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A Weak Defense for an Indefensible Veto

Trump's statement in defense of his indefensible veto is exceptionally weak and dishonest, and members of Congress should treat his message with the contempt it deserves.
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The full White House statement on Trump’s shameful Yemen veto is full of the usual obfuscations and lies that the administration has used to defend involvement in the war for the last two years:

This joint resolution is unnecessary because, apart from counterterrorism operations against al-Qa’ida in the Arabian Peninsula and ISIS, the United States is not engaged in hostilities in or affecting Yemen.

As long as the U.S. is providing logistical and intelligence support to the Saudi coalition, deploying troops to the Saudi border with Yemen, and assisting in the enforcement of the naval blockade, it is a party to the conflict and engaged in hostilities.When the president and other officials claim otherwise, they are not telling the truth. The administration very much wants to have things both ways. On the one hand, they will say that the U.S. isn’t a party to the conflict and therefore the resolution isn’t needed, but then they’ll insist that U.S. involvement in the conflict must continue for the sake of the Saudi relationship, weapons sales, and so on. Supporters of the war are desperate to claim at the same time that U.S. involvement is so meager that it doesn’t amount to hostilities but also so vitally important that it must not be ended. Of course, if the U.S. role were really as small as they sometimes claim, there would be no danger in ending it, and if it is as significant as they say at other times it is absolutely appropriate for Congress to shut it down because Congress never authorized it.

Much of the rest of the statement is the same tedious propaganda they have been reciting for years:

The joint resolution would also harm the foreign policy of the United States. Its efforts to curtail certain forms of military support would harm our bilateral relationships, negatively affect our ongoing efforts to prevent civilian casualties and prevent the spread of terrorist organizations such as al-Qa’ida in the Arabian Peninsula and ISIS, and embolden Iran’s malign activities in Yemen.

The “ongoing efforts to prevent civilian casualties” have been famously unsuccessful because Saudi coalition pilots so frequently attack civilian targets on purpose. If the U.S. is giving them the right advice on how to avoid causing civilian casualties, the coalition forces are either incapable or unwilling to follow it. That means that the U.S. is enabling more civilian casualties by continuing to provide support for the bombing campaign. The Saudi coalition war has strengthened AQAP and the local ISIS affiliate in two ways: it has distracted from and interfered with combating these groups and that has allowed them to become more powerful, and the coalition has taken to arming, recruiting, and funding AQAP members and their allies when it suits them. The Saudis and UAE have been providing known terrorists with access to weapons sold to them by the U.S. and other arms suppliers in violation of the agreements they signed. Continuing to back the war means backing the allies of AQAP. The Saudi coalition governments are not reliable or trustworthy partners, and if curtailing assistance to them damages relations with them in the near term that is not such a great price to pay for ending our complicity in war crimes and crimes against humanity.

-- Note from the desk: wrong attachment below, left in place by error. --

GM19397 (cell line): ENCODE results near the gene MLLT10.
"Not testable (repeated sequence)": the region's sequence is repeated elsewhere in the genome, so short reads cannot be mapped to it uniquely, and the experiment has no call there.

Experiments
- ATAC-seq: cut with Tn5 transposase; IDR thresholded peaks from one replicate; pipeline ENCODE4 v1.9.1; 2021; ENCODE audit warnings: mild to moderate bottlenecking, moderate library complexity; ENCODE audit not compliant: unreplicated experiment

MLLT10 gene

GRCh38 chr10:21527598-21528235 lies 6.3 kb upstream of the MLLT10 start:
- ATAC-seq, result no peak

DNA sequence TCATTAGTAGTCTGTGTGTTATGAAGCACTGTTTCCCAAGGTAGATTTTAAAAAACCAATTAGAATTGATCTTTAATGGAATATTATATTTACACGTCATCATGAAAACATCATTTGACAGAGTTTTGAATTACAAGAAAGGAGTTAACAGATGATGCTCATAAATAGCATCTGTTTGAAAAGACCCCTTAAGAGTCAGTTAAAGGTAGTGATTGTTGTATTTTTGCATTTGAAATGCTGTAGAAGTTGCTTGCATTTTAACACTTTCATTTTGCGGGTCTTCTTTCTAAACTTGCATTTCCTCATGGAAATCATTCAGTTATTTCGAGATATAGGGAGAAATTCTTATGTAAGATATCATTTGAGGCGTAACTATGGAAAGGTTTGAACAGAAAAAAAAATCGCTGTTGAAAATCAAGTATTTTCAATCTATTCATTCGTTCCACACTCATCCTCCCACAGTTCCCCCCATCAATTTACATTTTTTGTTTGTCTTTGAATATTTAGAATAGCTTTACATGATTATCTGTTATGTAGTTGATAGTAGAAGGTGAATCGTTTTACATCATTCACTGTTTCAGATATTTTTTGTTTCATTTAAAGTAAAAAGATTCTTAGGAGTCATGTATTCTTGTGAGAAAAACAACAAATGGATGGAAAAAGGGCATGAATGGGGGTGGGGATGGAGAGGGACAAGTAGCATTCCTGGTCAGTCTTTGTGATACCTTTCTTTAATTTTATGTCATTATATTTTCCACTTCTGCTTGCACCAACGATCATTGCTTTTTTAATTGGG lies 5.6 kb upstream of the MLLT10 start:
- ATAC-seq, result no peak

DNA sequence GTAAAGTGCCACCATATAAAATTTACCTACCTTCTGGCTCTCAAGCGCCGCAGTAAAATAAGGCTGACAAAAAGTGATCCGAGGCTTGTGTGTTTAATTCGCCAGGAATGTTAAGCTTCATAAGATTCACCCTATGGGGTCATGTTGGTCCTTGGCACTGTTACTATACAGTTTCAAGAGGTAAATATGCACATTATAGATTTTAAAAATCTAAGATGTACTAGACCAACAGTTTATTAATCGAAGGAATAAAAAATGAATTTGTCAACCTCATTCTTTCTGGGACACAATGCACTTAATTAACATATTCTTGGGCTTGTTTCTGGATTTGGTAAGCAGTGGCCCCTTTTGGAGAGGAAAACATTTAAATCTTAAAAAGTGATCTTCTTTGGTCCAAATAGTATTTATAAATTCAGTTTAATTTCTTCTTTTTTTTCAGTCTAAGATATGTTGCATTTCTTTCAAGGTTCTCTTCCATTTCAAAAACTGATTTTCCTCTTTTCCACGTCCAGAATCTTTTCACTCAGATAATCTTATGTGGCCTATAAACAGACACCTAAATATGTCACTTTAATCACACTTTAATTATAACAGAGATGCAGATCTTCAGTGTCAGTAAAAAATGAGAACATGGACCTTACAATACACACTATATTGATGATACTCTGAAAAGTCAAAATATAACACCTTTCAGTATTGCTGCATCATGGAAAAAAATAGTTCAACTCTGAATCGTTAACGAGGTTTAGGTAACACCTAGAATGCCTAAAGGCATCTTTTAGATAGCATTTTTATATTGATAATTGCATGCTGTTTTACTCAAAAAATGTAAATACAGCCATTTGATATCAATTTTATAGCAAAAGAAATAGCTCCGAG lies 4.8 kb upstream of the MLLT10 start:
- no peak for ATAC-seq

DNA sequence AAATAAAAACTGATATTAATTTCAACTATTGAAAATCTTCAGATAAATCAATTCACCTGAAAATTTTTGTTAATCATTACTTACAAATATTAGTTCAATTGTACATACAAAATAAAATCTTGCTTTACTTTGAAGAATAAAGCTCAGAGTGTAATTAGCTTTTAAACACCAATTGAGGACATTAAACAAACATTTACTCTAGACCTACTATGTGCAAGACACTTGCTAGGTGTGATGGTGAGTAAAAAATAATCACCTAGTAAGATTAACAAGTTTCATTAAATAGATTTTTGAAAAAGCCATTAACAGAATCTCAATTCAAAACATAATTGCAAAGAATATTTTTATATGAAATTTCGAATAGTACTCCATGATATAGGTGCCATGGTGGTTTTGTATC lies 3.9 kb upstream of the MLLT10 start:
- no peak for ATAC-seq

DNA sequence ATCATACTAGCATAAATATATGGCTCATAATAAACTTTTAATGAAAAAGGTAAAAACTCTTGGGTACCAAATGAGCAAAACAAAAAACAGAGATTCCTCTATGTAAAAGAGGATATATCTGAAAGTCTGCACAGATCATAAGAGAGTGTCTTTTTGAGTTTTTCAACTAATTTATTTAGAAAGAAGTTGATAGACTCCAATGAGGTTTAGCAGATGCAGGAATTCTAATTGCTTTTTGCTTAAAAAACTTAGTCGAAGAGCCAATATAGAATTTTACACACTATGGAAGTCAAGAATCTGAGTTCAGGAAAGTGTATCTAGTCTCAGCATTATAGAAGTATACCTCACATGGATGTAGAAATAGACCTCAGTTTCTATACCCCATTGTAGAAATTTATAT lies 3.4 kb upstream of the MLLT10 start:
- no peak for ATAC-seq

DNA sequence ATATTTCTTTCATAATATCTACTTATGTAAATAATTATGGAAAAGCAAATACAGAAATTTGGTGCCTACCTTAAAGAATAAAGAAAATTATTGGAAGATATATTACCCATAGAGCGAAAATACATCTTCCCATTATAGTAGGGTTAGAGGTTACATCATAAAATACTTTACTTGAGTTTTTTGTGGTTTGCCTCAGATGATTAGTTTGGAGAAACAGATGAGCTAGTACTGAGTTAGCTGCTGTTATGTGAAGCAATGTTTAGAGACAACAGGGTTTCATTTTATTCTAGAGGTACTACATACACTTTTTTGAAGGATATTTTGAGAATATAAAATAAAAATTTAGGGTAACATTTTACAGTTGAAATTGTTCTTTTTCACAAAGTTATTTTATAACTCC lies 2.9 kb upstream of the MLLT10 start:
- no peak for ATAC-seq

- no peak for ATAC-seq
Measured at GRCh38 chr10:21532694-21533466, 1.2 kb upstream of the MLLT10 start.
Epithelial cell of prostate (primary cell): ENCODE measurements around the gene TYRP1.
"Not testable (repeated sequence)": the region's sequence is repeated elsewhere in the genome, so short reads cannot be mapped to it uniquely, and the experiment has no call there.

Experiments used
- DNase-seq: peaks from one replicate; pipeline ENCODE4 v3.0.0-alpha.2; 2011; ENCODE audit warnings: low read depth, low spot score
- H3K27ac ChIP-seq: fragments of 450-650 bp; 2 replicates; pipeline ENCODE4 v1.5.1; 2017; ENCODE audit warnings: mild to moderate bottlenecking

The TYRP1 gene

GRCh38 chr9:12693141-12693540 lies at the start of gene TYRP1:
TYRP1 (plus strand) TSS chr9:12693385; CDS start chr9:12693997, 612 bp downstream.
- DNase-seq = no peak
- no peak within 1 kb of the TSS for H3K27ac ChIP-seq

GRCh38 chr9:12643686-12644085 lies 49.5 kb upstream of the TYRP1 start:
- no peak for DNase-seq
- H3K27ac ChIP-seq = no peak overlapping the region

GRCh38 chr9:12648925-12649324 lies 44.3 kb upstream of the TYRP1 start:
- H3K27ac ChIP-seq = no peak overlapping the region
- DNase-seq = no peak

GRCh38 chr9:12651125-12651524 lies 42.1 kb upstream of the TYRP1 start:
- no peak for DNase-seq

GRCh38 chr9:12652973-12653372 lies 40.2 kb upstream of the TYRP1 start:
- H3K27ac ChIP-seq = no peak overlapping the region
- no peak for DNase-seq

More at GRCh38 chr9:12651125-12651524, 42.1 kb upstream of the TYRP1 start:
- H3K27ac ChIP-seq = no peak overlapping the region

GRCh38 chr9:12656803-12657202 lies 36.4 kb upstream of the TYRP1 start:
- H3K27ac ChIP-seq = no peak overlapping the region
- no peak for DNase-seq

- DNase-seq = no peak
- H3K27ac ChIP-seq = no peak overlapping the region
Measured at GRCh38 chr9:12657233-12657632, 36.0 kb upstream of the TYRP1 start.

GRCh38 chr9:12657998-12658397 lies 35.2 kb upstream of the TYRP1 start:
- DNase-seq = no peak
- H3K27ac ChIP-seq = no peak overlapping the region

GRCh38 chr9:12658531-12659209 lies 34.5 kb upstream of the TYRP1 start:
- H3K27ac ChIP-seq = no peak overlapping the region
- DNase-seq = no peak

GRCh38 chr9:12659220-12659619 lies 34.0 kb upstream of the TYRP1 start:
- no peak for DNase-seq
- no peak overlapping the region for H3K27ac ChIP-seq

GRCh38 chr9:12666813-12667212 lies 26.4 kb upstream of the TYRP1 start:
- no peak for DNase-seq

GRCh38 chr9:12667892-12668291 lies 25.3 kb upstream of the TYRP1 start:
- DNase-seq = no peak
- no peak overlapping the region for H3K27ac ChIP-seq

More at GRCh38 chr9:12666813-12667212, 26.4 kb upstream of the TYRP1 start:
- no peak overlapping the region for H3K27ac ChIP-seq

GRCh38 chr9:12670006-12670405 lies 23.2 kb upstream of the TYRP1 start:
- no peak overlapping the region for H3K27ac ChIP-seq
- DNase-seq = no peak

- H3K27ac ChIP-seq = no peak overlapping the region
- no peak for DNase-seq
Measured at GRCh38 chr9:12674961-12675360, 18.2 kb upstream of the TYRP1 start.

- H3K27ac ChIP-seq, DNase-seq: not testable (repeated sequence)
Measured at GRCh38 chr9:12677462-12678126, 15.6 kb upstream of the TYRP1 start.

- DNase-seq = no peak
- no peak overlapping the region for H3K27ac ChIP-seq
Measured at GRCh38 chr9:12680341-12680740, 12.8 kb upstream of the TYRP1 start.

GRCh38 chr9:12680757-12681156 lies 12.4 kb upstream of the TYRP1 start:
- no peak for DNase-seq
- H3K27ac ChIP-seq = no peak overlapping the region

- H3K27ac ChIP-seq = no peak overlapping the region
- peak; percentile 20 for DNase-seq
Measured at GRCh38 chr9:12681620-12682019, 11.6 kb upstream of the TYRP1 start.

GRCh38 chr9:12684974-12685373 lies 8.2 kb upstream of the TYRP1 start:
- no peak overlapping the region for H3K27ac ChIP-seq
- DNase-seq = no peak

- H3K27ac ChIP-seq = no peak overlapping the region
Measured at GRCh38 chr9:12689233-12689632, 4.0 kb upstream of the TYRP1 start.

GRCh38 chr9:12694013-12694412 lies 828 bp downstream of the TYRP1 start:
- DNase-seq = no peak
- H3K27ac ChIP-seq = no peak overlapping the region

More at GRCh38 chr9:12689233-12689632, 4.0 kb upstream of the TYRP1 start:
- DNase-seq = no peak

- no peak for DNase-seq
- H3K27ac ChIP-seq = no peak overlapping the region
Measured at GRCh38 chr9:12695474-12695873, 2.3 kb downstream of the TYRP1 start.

Trump absurdly claims that aiding and abetting Saudi coalition war crimes has something to do with protecting Americans in Gulf countries, but there would be no threat to those countries if the bombing campaign were halted. The continued bombing of Yemen’s cities and villages is what puts coalition countries at risk of retaliation. Trump’s determination to keep assisting this bombing campaign is what’s truly dangerous.

At one point, Trump unwittingly provides an argument against his own position:

In addition, the conflict in Yemen represents a “cheap” and inexpensive way for Iran to cause trouble for the United States and for our ally, Saudi Arabia.

To the extent that Iran is involved at all, it is the continuation of the war that gives Iran this opportunity to cause trouble. The longer that the U.S. supports the Saudi coalition and keeps the war going, the better things are for Iran. Iran’s involvement in Yemen has always been very limited, but it has increased because of the war and the best way to make sure that it doesn’t continue to increase is to pressure the Saudis and Emiratis to bring the war to an end. Otherwise, the Saudis and the UAE will remain bogged down in a quagmire of their own choosing, and the U.S. will continue to be implicated in their many crimes because of the support Trump refuses to end.

The war on Yemen is indefensible, so it is no surprise that the arguments offered in support of it are always so weak and riddled with falsehoods. Trump’s statement in defense of his indefensible veto is exceptionally weak and dishonest, and members of Congress should treat his message with the contempt it deserves.



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